Felicity Huffman's sentence in the college admissions scandal is irrelevant

It’s clear to everyone that she did something wrong. It's a lot harder to see the iniquity when looking at your own life.
Felicity Huffman at Federal Court in Boston
Actress Felicity Huffman leaving federal court in Boston after a hearing on May 13.Jim Michaud / MediaNews Group / Boston Herald via Getty Images file
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By Christina Tucker

In March, when it was announced that the Hollywood stars Felicity Huffman and Lori Loughlin and 50 others were being criminally charged with paying enormous sums of money to help their children cheat on the SAT, people were shocked. As the jokes flew fast and loose and we crowed over the delicious details of the allegations (Huffman sitting down and typing the words “ruh roh” after learning her daughter’s school wanted to provide its own proctor for the SAT is, as the kids say, chef kiss), I realized I couldn’t muster up the same rage at these cheaters as I saw whizzing by me on Twitter. That feeling has only continued during the months of the saga up through Friday, when Huffman was sentenced to two weeks in prison. They were obviously wrong and morally bankrupt — so why do I keep thinking it didn’t matter that they got caught, and what their sentences are?

Photoshopping your child onto an athlete’s body is ridiculous, but is it that much more ridiculous than hiring a Hollywood screenwriter to punch up your kid’s essay?

Until recently, I worked in higher education. Though I interacted primarily with graduate students and didn’t have a hand in the admissions process, I still saw the ways in which colleges are primed for this kind of exploitation by the mega and super wealthy. Worse, they run on it. While this scandal was high-profile and brought endless opportunities for schadenfreude, I realized that the bigger issue is and has always been all the perfectly legal ways colleges favor white and wealthy kids. I wish the focus was on those ills, and not just the ones that these celebrities engaged in.

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There is a not small part of me that says, I don’t care that some rich people paid to get their kids better test scores, because they’ve been doing it for years and this is just a natural escalation. The examples are endless: the very real, very purposeful segregation of our schools; which kids can afford to have the extracurriculars and sports team memberships and SAT tutoring that opens the doors of exclusive colleges; the degree to which whether your parents went to college increases the chances that you go to college; the fact the affirmative action benefits white women more than anyone else; the list goes on. The deck is already stacked against folks who didn’t have these advantages. Of course, photoshopping your child onto an athlete’s body is ridiculous, but is it that much more ridiculous than hiring a Hollywood screenwriter to punch up your kid’s essay? Or paying $16,000 for a four-day college prep boot camp?

The celebrity admissions scam is easy to talk about because the sums of money are so vast and the court transcripts read like cartoon villainy. It’s clear to everyone that these people willingly participated in a fraud, that they did something wrong. It is a lot harder to see the iniquity when looking at your own life. It’s harder to admit that my (fine) SAT score didn’t come from innate talent or an inner drive to learn the material on the test. Instead, I lived in a very white town and thus had an excellent public school education, and my parents had the money to put me into SAT prep. Sure, they didn’t spend $15,000 dollars to obtain fake SAT scores; I took the test myself, I just used the legal cheats that were available to me at the time. I didn’t have to worry about studying with an outdated prep book borrowed from the library, nor did I have the added stress of worrying that the score I received would tank my chances of getting into college. I had options and I knew that, even then.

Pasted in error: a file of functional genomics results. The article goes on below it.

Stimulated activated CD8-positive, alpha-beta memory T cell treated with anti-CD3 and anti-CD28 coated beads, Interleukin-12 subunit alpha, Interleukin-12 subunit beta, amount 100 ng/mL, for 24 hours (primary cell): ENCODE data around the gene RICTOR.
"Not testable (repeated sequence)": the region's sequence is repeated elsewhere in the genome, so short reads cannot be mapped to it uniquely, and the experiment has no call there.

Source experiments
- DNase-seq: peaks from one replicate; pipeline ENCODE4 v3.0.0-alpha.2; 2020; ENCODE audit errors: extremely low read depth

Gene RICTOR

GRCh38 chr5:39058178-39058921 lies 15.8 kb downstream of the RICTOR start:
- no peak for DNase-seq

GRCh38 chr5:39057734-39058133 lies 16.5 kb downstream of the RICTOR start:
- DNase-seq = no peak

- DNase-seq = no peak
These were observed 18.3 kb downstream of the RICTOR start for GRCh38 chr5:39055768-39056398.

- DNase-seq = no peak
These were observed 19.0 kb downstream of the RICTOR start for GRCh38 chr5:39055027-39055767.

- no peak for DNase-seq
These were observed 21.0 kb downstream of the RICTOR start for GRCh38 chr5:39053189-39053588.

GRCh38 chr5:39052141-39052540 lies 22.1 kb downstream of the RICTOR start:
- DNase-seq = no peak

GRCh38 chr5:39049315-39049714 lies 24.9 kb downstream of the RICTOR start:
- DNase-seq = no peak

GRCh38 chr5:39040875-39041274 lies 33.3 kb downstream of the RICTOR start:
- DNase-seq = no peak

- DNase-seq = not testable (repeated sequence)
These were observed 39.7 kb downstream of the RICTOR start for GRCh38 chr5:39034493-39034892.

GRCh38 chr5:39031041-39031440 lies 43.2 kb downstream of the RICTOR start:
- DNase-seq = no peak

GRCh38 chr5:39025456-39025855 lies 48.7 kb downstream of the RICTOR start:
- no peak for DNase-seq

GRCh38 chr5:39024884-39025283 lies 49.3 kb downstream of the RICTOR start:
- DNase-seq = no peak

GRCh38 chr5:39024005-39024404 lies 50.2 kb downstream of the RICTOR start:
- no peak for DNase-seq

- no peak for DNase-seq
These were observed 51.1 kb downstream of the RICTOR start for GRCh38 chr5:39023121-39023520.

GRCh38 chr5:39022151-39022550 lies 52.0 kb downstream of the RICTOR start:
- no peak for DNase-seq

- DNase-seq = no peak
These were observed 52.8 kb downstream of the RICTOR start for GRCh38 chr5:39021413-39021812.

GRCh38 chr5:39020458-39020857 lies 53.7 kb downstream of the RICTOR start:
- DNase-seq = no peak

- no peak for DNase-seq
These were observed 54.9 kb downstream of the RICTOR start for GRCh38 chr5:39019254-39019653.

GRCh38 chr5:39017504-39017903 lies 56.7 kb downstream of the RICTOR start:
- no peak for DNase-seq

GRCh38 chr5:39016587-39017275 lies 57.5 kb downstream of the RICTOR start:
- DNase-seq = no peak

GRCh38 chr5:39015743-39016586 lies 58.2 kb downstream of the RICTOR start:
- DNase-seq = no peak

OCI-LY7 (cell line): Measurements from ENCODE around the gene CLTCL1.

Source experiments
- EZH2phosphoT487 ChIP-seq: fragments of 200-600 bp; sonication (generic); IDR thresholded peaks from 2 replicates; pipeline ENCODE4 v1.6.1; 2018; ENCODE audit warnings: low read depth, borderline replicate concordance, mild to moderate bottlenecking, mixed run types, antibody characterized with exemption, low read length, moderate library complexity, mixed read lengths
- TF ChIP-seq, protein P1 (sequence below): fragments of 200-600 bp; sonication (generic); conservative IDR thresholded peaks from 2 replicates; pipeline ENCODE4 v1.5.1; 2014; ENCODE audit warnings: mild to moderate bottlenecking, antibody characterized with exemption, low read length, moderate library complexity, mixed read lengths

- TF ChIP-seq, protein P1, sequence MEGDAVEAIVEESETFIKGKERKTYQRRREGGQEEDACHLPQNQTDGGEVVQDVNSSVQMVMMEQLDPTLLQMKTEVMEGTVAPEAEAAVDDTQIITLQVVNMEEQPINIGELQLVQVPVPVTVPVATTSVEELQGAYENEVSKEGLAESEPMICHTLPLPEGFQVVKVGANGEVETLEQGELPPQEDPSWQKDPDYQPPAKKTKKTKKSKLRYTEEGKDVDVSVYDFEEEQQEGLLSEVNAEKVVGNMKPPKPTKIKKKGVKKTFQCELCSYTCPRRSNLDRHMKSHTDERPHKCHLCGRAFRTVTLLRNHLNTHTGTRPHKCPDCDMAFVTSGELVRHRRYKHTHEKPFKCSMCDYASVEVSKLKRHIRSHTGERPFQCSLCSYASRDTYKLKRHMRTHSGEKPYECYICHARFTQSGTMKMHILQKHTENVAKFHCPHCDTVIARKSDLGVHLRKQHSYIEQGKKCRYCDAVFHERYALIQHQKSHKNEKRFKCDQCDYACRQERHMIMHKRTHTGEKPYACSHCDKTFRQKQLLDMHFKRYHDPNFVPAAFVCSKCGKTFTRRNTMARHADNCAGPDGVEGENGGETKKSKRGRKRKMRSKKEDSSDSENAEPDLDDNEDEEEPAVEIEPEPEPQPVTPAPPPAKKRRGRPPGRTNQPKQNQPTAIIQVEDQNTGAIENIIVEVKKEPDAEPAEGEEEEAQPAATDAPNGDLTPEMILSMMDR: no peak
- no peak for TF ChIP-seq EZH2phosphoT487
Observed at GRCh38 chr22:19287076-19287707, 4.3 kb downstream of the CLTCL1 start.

Huffman’s daughter would have gotten into a fine college, too. She might not have gotten into Stanford, but she also had options, unlike many others. These students were never at risk of not getting into any college, not really. Does it feel like justice is being served because some celebrities got caught with their hand in the cookie jar? I don’t think so. Had this not been discovered, would those celebrities’ kids have felt unwelcome on campus? Would anyone make a snide remark about how they didn’t belong there? Would they be asked for their ID by campus police while going to the library? Or worried about the dining halls closing during spring break because it meant they couldn’t eat?

It’s not fraud when your parent can donate enough money to build a new building; that’s just the way it is. And it’s not fraud if you get recruited to play for a school that will never pay you, despite making tons of money on you. Being able to afford to take the SAT multiple times isn’t fraud; it’s just another advantage. Felicity and Lori removed the winks and knowing smiles that come with a million dollar gift and went for the obscene. But a much more polite form of cheating lies just below the surface.

Felicity Huffman is guilty, and now she faces two weeks in prison. But the colleges that she was exploiting are guilty, too. They have been for years — and they’ve never been charged. It’s hard to feel like justice has been served when the students who feel like they don’t deserve to be at college are some of the kids who worked the hardest to be there. Felicity Huffman is being sentenced for her crimes. I just wish that it felt like it mattered.

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